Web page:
Of freedom from insecurity

When you accept insecurity, it disappears.  
A friend called a couple of days ago. He is the head of operations for a multinational company. His company is very conservative and every single decision is controlled by the top management sitting in their global headquarters. My friend had over a decade built a reputation for himself within the company as a reliable and responsible manager. Therefore, he was allowed a higher degree of empowerment. He was, exceptionally, allowed to lead a couple of crucial processes in the India operation on his own. Which meant that he did not have to seek approvals for these processes from the top brass. But just this week, these processes too were taken over by senior managers at the corporate headquarters. My friend called me to seek my view on making sense of this development. “I am very uncomfortable that my empowerment is withdrawn. I have asked my boss why this has been done,” he told me. He was sounding very disturbed and the feeling I got was that he feared for his job. I told him: “You are feeling insecure. Which is natural. Accept your insecurity. Talk to your boss or senior manager and ask them upfront if the reason for this change has anything to do with their view of your efficiency as the process owner. If your insecurity persists, despite that conversation, go look for another job. If you get one that you like, move. If you don’t get one or don’t want to move even after getting another offer, at least you would have realized the value of  what you have on hand and you will be able to be more productive and efficient. Important, you will stop feeling insecure and disturbed.”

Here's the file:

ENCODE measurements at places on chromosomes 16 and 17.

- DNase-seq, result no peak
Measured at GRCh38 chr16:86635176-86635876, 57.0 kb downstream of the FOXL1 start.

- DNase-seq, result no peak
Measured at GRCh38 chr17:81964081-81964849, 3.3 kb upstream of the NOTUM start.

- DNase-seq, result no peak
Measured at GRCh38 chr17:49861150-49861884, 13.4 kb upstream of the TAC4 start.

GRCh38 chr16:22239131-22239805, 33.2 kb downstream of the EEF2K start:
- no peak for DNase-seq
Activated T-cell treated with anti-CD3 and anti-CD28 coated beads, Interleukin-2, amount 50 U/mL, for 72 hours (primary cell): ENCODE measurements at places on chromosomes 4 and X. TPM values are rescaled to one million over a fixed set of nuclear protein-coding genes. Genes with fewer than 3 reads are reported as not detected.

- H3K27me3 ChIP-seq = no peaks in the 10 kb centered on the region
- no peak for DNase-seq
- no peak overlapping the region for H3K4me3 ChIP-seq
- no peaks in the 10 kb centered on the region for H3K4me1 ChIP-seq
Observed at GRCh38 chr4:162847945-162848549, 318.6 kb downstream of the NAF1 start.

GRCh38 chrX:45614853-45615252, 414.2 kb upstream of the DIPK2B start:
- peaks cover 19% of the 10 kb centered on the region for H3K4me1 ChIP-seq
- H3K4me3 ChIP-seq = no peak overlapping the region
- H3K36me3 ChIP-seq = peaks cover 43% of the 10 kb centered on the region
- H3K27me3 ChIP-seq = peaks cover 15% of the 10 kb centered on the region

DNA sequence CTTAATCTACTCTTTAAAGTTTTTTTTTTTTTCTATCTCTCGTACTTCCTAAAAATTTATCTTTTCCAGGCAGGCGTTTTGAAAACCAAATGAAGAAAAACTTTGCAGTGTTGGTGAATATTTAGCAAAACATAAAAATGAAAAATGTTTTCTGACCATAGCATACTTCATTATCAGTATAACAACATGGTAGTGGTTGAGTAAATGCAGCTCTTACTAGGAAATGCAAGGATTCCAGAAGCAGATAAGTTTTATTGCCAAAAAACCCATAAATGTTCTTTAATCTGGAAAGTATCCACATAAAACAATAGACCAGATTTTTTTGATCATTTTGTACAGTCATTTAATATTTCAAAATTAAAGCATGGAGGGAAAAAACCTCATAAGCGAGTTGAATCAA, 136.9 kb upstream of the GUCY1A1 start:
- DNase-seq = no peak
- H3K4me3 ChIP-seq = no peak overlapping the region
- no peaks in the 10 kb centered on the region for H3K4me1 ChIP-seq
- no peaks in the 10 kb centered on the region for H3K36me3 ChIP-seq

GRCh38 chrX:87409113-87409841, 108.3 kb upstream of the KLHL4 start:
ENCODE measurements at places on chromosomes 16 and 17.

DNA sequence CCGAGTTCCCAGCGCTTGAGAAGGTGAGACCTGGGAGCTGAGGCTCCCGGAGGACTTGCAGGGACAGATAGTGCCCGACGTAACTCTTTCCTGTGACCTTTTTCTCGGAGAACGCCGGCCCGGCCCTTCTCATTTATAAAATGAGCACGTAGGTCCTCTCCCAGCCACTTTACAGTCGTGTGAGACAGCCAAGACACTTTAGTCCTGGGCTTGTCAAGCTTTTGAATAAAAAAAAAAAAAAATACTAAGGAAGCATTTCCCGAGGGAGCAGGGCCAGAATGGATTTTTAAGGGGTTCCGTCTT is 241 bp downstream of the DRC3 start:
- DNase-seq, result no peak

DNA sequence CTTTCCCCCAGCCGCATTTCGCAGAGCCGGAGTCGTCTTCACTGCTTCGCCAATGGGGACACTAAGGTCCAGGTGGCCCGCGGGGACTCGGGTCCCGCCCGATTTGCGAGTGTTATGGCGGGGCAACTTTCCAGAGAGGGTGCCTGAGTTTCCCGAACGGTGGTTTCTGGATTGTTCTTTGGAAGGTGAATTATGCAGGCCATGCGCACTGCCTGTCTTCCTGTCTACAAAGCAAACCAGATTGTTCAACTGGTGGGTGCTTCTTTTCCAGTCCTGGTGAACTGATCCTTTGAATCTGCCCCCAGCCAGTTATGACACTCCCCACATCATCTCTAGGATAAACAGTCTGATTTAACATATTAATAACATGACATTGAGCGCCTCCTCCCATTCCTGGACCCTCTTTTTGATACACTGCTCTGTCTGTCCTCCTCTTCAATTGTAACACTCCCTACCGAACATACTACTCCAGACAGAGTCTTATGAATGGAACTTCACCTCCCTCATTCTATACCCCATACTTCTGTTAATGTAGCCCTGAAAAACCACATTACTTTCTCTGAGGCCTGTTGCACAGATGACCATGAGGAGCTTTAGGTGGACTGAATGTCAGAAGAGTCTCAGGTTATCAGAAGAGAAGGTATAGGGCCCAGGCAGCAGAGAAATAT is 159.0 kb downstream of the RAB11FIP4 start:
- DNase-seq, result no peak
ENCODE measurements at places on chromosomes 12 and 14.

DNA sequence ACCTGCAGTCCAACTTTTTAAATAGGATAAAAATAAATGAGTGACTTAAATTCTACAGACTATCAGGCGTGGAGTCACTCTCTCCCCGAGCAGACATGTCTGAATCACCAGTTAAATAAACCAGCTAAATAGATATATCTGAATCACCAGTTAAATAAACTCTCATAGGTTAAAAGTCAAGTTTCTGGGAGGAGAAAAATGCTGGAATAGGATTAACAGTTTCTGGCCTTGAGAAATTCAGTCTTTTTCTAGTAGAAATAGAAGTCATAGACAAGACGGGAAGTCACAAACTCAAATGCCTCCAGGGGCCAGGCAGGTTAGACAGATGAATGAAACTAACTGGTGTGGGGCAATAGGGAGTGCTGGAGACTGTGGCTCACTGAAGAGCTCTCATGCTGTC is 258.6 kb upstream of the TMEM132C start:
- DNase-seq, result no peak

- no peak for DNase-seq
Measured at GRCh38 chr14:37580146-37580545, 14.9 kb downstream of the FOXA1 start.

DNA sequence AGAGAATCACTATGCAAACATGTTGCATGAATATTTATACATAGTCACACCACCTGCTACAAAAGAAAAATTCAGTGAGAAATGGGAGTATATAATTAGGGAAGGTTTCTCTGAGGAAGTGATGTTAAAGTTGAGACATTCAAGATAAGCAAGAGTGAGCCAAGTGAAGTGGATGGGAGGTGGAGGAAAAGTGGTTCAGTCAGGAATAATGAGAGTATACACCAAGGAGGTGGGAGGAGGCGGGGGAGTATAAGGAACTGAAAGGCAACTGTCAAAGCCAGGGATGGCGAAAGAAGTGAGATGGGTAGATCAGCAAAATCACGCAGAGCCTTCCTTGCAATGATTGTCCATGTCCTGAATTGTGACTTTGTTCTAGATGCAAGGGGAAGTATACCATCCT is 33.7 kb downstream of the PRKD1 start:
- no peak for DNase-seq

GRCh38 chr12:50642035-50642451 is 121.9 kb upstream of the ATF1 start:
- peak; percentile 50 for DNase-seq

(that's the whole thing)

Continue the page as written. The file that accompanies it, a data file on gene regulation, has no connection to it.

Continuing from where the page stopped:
For various reasons, in myriad situations, each of us encounters insecurity. The best way to deal with insecurity is to accept that it is there.
Insecurity is a normal human response to situations that you can’t immediately make sense of. Metaphorically, you are groping in the dark. There is no light. Suddenly you feel lost. Lonely. You are filled with fear. What do you do? Well, you can shiver and shudder. You can cry in despair. But soon you realize that none of that can drive the darkness away. What you need is light – and you don’t have a source like a torch or a matchbox or such. So, when you understand and accept the hopelessness of the situation, when you embrace your insecurity, you will be able think with greater clarity.